April 30, 2021: Evening Star Venus and Mercury are low in the west-northwest after sunset. Venus is beginning its evening appearance and Mercury is enroute to its best evening appearance of the year. After night falls, Mars is in the west in Gemini. Through a binocular, Mars is visible near the star cluster Messier 35.
by Jeffrey L. Hunt
Chicago, Illinois: Sunrise, 5:48 a.m. CDT; Sunset, 7:49 p.m. CDT. Check local sources for sunrise and sunset times for your location.
Venus seems to take the long course into the evening sky. Look for it about 20 minutes after sunset, over 4° up in the west-northwest. Locate it first with a binocular. Can you see it during this bright twilight without optical help? Bright Mercury is 4.5° above Mercury. With a wide-field binocular both planets appear in the same field of view.
Mercury is enroute to its best evening appearance of the year. Next month it appears in a darker evening sky.
Read more about Venus in our summary document.
As the sky darkens and Venus and Mercury set in the west-northwest, Mars becomes visible along with the stars across the sky.
The Red Planet, less than 40° up in the west, is near the feet of Gemini. It is marching eastward in the constellation. The planet is 2.5° to the upper right of Propus, “the projecting foot,” (η Gem on the chart) and Tejat Posterior, “the heel,” (μ Gem).
In a binocular, Mars is now past Messier 35 (M35). It is 2.4° to the upper left of the star cluster.
Venus is slowly closing the gap to Mars. At April’s conclusion, the gap between the two planets is over 44. As Venus appears higher in the sky each night, watch the gap between the two worlds close.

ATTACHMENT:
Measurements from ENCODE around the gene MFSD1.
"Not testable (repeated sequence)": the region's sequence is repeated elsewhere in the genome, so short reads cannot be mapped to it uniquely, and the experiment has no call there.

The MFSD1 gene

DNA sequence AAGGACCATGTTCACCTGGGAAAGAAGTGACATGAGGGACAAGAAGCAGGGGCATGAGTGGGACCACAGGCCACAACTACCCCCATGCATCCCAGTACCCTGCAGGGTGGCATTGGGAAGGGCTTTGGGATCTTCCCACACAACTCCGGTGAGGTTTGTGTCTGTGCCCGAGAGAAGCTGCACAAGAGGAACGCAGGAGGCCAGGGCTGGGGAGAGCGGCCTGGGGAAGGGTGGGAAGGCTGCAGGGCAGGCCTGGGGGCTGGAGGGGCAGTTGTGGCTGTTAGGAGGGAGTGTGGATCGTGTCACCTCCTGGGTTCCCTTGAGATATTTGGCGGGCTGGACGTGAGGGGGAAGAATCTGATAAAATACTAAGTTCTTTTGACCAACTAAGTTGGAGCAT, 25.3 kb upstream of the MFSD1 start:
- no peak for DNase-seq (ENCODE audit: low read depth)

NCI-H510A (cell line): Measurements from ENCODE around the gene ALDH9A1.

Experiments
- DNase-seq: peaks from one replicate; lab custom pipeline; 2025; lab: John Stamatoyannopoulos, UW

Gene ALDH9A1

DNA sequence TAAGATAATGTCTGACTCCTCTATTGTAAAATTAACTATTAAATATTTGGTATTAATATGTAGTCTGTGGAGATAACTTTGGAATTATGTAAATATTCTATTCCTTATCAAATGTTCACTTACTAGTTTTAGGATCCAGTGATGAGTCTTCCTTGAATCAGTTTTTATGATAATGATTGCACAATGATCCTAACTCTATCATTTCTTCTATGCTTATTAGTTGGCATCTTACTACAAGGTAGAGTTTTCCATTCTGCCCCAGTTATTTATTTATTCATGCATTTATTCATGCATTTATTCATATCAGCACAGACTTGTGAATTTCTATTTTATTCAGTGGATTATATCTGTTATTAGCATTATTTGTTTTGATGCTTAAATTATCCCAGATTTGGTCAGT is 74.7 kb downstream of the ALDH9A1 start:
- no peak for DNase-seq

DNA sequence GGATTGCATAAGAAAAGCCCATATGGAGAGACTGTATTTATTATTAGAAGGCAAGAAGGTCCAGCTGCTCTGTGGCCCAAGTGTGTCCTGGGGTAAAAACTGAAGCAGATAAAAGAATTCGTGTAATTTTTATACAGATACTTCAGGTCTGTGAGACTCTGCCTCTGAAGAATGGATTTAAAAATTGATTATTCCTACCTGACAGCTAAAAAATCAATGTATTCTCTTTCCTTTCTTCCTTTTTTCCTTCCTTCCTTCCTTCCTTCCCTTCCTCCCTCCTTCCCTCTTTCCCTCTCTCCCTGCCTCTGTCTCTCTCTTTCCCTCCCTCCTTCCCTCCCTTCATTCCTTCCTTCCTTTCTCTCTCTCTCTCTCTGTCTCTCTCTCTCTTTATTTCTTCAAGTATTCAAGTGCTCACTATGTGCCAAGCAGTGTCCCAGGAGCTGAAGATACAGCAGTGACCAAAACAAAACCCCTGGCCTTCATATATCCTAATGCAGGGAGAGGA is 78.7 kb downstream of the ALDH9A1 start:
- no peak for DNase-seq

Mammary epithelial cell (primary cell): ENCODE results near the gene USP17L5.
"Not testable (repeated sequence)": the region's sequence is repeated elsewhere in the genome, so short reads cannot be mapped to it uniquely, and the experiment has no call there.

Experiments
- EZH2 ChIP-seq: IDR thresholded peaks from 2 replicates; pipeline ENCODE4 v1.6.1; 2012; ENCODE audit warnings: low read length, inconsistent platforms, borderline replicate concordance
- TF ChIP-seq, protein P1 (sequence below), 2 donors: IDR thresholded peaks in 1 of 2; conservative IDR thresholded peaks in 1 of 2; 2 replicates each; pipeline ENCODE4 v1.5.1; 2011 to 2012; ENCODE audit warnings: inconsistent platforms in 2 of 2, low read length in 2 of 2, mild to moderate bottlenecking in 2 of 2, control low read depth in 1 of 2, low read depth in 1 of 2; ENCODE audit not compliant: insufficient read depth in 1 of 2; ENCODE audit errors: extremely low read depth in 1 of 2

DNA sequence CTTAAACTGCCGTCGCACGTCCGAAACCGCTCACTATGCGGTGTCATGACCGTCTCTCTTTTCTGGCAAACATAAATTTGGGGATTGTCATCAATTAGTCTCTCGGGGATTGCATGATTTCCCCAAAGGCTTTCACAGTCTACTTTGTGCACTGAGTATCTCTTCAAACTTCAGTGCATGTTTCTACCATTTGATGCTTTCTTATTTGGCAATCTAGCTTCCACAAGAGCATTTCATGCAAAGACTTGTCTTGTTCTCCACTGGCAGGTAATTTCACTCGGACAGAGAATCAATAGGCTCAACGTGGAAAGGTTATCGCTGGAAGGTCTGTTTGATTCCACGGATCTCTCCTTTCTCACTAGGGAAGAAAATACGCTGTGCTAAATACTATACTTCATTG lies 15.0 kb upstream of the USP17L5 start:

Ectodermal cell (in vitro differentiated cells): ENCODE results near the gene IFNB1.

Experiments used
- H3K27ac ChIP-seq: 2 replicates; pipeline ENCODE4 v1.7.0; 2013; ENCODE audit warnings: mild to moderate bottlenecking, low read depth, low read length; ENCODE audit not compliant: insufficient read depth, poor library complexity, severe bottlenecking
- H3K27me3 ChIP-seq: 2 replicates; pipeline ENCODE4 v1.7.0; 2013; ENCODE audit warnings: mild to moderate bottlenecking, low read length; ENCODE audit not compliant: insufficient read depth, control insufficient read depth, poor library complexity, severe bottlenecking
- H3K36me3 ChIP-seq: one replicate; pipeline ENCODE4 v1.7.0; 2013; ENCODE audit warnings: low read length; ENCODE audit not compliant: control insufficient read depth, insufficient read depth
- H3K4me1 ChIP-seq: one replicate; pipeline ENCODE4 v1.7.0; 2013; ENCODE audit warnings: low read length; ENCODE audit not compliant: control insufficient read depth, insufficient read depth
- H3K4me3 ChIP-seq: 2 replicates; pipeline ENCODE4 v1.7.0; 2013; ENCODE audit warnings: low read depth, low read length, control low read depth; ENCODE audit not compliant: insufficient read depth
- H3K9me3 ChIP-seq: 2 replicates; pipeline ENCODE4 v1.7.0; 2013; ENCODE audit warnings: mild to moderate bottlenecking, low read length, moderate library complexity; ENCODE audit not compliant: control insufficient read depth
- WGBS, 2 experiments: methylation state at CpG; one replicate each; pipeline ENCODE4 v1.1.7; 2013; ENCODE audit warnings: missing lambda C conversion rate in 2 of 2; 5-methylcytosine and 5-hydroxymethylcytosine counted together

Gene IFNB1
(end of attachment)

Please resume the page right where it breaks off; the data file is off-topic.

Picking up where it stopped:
Here’s more about Mars during 2021.
Read about Mars during April.
Detailed Note: One hour before sunrise, the moon (18.3d, 85%) is over 20° above the southern horizon. The lunar orb is 16.0° to the upper left of Antares and 10.6° to the right of Kaus Borealis (λ Sgr, m = 2.8), the star at the top of the lid of the Teapot of Sagittarius. At this hour, Jupiter is nearly 17° above the southeast horizon. It is moving eastward in Aquarius, 4.8° to the left of Deneb Algiedi, 2.1° to the lower left of μ Cap, and 1.5° to the upper right of ι Aqr. Saturn is 15.2° of ecliptic longitude west of Jupiter, to the upper right of the Jovian Giant in the sky. Saturn is slowly creeping toward θ Cap. This morning the gap is 1.0°. The sun is in the sky for one minute longer than 14 hours. Twenty minutes after sunset, brilliant Venus is over 4° above the west-northwest horizon. Have you observed it without a binocular? Mercury (m = −1.1) is 4.5° above Venus. As the sky darkens further, Mars is less than 40° up in the west among the stars of Gemini. It is 2.5° to the upper right of Propus and 2.4° to the right of Tejat Posterior. Use a binocular to locate the star cluster M35, 2.4° to the lower right of Mars. The month ends with Mars 44.5° of ecliptic longitude east of Venus. As Venus becomes easier to see, watch it close the gap to Mars.
Read more about the planets during April 2021
- 2023, October 12: Bright Morning Planets Bookend Stellar SpectacularOctober 12, 2023: Before sunrise, brilliant Venus and Jupiter bracket the Milky Way’s bright Orion region.
- 2023, October 11: Morning Earthshine, LeoOctober 11, 2023: The morning’s thin lunar crescent displays earthshine as it appears near the constellation Leo.
- 2023, October 10: Morning Venus-Moon-Regulus Gathering, Venus-Saturn OppositionOctober 10, 2023: This morning Venus, the crescent moon, and Regulus gather in the eastern sky for a beautiful celestial display. Venus and Saturn are at opposition today.
- 2023, October 9: Venus-Regulus Conjunction, Morning Crescent MoonOctober 9, 2023: The Venus-Regulus conjunction occurs this morning. The morning crescent moon is above Venus during twilight.
- 2023, October 8: Celestial Barnyard, Convergence at RegulusOctober 8, 2023: The moon is visible with a celestial barnyard during morning twilight. Venus and the lunar crescent head for a celestial gathering in two mornings.